More than 1,100 miles separate Downey, California and Lubbock, Texas. But for songwriters Dave Alvin and Jimmie Dale Gilmore, their hometowns have a lot in common -- culturally and geographically.
“They’re both flat,” Alvin says. “With big sky,” adds Gilmore.
Alvin, the baritone-voiced guitar slinger, was part of the early L.A. punk scene with the Blasters, the band he formed with his older brother Phil. He's got more than a dozen albums of his own. Gilmore has garnered three Grammy nominations in folk categories, and is a founder of country pioneers The Flatlanders (with Joe Ely and Butch Hancock). The longtime friends have teamed up on "Downey to Lubbock," a collaborative album featuring a mix of original songs and covers.
The California Report Magazine's host Sasha Khokha talked to Alvin and Gilmore about their new record, working together and growing up around the legendary Southern California club, the Ash Grove.
This conversation has been edited for clarity and length.
SASHA KHOKHA: You guys aren't the most obvious pairing. We’ve got California meets Texas, two musicians from two different generations and different musical traditions.
JIMMIE DALE GILMORE: We’ve been very good friends for a very, very long time, but we never played music together until last year. So looking back, it’s kind of odd to me that we never thought of it before.
DAVE ALVIN: People say, “What an odd pairing!” Not to us, it’s completely natural. I mean an odd pairing would have been maybe me, Jimmie Dale and Bjork. Even that could have worked!
KHOKHA: So you guys have been touring this summer with your new album "Downey To Lubbock." How did the idea of doing an album together happen?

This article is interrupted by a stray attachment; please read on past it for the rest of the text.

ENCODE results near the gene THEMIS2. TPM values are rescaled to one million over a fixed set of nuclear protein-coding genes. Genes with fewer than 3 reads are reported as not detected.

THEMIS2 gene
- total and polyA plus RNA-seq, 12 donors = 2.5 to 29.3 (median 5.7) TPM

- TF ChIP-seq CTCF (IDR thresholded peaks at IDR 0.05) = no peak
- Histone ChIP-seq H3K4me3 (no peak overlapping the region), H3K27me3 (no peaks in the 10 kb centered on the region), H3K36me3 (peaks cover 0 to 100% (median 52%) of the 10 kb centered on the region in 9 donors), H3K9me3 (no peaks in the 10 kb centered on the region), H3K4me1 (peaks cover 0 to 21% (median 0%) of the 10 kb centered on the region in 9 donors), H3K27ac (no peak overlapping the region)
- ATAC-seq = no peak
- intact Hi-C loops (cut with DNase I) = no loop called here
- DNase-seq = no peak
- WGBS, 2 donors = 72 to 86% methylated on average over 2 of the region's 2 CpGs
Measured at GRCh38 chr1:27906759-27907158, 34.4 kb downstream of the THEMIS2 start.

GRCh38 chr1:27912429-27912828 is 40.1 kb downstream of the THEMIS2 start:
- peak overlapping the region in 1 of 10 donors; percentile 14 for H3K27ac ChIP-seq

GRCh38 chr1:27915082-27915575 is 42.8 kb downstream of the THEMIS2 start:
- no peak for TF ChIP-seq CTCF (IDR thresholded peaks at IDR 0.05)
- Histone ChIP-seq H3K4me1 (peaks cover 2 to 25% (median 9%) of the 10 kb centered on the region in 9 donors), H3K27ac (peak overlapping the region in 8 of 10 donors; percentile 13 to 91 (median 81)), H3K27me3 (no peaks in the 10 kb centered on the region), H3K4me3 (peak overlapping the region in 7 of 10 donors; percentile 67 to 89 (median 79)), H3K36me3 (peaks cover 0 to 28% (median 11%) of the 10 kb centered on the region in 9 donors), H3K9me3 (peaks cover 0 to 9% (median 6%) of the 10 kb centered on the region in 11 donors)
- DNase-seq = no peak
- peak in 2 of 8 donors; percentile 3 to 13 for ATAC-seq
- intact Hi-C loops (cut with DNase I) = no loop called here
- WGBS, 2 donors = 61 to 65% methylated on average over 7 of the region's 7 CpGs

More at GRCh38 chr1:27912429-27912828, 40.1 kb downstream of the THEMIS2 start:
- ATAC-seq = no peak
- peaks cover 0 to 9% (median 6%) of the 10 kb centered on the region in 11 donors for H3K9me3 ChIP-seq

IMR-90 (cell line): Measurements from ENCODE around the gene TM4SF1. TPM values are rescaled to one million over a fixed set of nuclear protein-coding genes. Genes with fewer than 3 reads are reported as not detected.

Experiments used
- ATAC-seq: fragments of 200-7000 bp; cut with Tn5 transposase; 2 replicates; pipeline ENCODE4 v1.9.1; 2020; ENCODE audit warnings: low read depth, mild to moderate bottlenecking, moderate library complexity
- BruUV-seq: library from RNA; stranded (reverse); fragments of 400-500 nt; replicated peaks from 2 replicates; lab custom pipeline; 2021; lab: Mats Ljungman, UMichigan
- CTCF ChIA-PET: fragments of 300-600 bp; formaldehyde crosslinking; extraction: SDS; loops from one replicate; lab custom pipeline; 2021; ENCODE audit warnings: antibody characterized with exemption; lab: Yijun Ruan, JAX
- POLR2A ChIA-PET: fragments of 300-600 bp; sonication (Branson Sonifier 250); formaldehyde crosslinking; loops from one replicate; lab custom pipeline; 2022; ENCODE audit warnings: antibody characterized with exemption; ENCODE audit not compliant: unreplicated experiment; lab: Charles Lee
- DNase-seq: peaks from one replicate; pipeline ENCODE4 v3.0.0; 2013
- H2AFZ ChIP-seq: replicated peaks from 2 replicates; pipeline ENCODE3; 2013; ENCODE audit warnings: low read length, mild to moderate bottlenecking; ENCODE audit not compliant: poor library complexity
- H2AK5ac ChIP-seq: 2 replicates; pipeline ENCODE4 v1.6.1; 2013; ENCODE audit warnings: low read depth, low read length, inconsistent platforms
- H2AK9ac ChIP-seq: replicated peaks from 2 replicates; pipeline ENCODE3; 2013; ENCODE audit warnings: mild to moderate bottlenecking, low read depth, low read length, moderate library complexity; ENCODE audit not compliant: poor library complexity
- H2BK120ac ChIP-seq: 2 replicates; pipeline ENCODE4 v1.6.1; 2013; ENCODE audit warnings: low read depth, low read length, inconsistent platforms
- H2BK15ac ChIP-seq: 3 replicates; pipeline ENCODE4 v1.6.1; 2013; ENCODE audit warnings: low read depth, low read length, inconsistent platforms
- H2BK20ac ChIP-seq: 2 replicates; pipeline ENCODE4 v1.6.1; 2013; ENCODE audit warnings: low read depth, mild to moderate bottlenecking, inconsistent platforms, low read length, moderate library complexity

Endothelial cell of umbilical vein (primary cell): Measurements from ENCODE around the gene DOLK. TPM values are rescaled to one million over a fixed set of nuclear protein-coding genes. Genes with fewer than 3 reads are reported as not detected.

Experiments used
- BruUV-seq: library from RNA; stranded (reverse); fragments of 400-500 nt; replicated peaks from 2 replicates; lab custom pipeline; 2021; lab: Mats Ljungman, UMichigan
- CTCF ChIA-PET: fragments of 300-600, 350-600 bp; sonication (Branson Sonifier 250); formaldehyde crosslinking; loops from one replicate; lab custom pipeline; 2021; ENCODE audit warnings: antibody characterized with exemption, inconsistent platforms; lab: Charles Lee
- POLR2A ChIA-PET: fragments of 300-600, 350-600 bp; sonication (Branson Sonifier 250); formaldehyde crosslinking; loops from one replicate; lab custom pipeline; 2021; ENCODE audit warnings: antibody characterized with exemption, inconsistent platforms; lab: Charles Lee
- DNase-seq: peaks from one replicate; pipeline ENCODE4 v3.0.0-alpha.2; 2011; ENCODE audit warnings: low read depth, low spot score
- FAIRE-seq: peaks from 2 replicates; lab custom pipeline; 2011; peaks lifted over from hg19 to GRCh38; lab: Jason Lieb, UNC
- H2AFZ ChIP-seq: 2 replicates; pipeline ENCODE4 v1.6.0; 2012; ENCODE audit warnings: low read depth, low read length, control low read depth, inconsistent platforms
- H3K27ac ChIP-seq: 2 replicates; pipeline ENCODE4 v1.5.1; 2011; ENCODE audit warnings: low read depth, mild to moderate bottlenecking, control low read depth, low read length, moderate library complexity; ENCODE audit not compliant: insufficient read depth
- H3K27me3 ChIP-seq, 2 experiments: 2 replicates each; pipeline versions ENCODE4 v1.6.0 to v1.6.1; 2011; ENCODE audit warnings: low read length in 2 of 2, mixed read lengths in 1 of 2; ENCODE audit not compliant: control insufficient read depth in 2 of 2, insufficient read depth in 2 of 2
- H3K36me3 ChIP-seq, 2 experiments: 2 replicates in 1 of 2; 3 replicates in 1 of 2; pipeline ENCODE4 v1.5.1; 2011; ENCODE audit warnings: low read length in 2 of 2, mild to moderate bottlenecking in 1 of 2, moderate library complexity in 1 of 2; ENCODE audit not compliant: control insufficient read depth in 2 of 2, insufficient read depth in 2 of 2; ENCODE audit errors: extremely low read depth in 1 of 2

ALVIN:We did a series of acoustic shows and it was really the first night, when we did the Youngbloods’ song “Get Together.” Jimmie didn't tell me what song it was, he just said, “It's in G.” And I was like, “Okay, what are we playing? Here we go.” And he sang the first line and I was like “Well, we've got to make a record of this.”
GILMORE: And during these gigs, just right away we discovered we had a whole trove of shared musical background -- stuff that we both loved when we were young and learning how to play. Because we were playing acoustic, it brought up the old folk singer and folk blues side of what I had done early on that I hadn't really touched in a really long time.
KHOKHA: Tell me about the title song, "Downey To Lubbock." It's basically your origin stories: Blues blaster meets old flatlander.
ALVIN: It's semi-autobiographical and metaphorical and you can dance to it. I had the idea that we should have a defining song for the record.
KHOKHA: It’s like the story of your two road trips through life converging on one highway.
ALVIN: Downey, California and Lubbock, Texas are not that different in some ways. I remember the first time I was ever in Lubbock was around 1982, and just being struck by how similar they looked to each other and culturally, there are a lot of similarities. My hometown was in the southeast corner of Los Angeles County, which was the land of the diasporas. You had people from Texas and Louisiana, African-American and white and Hispanic. And so for me it was really easy when I was a kid to find the music that interested me because everybody that came to California brought their music with them, whether it was blues or country or whatever. So those areas were always sort of mythical promised lands to me.